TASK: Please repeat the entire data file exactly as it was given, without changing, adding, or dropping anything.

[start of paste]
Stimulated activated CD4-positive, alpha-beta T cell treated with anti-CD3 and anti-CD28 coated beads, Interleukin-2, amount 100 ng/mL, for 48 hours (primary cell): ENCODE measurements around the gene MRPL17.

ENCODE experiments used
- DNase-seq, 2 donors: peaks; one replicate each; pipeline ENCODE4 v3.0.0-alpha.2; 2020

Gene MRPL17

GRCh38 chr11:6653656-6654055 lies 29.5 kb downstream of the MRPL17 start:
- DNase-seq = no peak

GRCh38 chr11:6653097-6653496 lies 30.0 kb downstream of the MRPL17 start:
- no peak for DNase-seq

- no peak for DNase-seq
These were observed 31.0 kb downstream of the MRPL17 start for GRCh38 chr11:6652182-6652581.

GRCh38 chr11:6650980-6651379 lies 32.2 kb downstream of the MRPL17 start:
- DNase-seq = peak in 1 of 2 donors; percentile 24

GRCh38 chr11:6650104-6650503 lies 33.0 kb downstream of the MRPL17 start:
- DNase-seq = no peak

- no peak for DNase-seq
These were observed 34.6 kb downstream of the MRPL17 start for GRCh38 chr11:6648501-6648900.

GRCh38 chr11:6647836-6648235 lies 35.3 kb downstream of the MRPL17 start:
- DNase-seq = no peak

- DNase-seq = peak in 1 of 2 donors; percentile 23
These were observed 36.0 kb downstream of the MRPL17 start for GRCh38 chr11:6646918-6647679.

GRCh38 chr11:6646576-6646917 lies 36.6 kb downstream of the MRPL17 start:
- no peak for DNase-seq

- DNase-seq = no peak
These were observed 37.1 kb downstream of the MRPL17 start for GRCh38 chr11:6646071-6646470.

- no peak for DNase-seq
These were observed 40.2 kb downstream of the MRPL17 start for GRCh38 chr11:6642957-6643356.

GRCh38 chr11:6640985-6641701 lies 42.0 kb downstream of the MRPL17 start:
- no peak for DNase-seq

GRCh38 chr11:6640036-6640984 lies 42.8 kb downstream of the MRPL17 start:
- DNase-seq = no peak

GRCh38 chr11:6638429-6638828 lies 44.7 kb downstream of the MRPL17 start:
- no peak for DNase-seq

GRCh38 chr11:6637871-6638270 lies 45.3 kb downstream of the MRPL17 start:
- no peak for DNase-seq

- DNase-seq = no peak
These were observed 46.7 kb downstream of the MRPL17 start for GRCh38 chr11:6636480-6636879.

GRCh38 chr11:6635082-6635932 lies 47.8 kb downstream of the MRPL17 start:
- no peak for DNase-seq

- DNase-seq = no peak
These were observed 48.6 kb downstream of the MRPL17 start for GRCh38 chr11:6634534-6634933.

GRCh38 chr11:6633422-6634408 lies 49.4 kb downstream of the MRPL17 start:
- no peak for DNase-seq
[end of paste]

Stimulated activated CD4-positive, alpha-beta T cell treated with anti-CD3 and anti-CD28 coated beads, Interleukin-2, amount 100 ng/mL, for 48 hours (primary cell): ENCODE measurements around the gene MRPL17.

ENCODE experiments used
- DNase-seq, 2 donors: peaks; one replicate each; pipeline ENCODE4 v3.0.0-alpha.2; 2020

Gene MRPL17

GRCh38 chr11:6653656-6654055 lies 29.5 kb downstream of the MRPL17 start:
- DNase-seq = no peak

GRCh38 chr11:6653097-6653496 lies 30.0 kb downstream of the MRPL17 start:
- no peak for DNase-seq

- no peak for DNase-seq
These were observed 31.0 kb downstream of the MRPL17 start for GRCh38 chr11:6652182-6652581.

GRCh38 chr11:6650980-6651379 lies 32.2 kb downstream of the MRPL17 start:
- DNase-seq = peak in 1 of 2 donors; percentile 24

GRCh38 chr11:6650104-6650503 lies 33.0 kb downstream of the MRPL17 start:
- DNase-seq = no peak

- no peak for DNase-seq
These were observed 34.6 kb downstream of the MRPL17 start for GRCh38 chr11:6648501-6648900.

GRCh38 chr11:6647836-6648235 lies 35.3 kb downstream of the MRPL17 start:
- DNase-seq = no peak

- DNase-seq = peak in 1 of 2 donors; percentile 23
These were observed 36.0 kb downstream of the MRPL17 start for GRCh38 chr11:6646918-6647679.

GRCh38 chr11:6646576-6646917 lies 36.6 kb downstream of the MRPL17 start:
- no peak for DNase-seq

- DNase-seq = no peak
These were observed 37.1 kb downstream of the MRPL17 start for GRCh38 chr11:6646071-6646470.

- no peak for DNase-seq
These were observed 40.2 kb downstream of the MRPL17 start for GRCh38 chr11:6642957-6643356.

GRCh38 chr11:6640985-6641701 lies 42.0 kb downstream of the MRPL17 start:
- no peak for DNase-seq

GRCh38 chr11:6640036-6640984 lies 42.8 kb downstream of the MRPL17 start:
- DNase-seq = no peak

GRCh38 chr11:6638429-6638828 lies 44.7 kb downstream of the MRPL17 start:
- no peak for DNase-seq

GRCh38 chr11:6637871-6638270 lies 45.3 kb downstream of the MRPL17 start:
- no peak for DNase-seq

- DNase-seq = no peak
These were observed 46.7 kb downstream of the MRPL17 start for GRCh38 chr11:6636480-6636879.

GRCh38 chr11:6635082-6635932 lies 47.8 kb downstream of the MRPL17 start:
- no peak for DNase-seq

- DNase-seq = no peak
These were observed 48.6 kb downstream of the MRPL17 start for GRCh38 chr11:6634534-6634933.

GRCh38 chr11:6633422-6634408 lies 49.4 kb downstream of the MRPL17 start:
- no peak for DNase-seq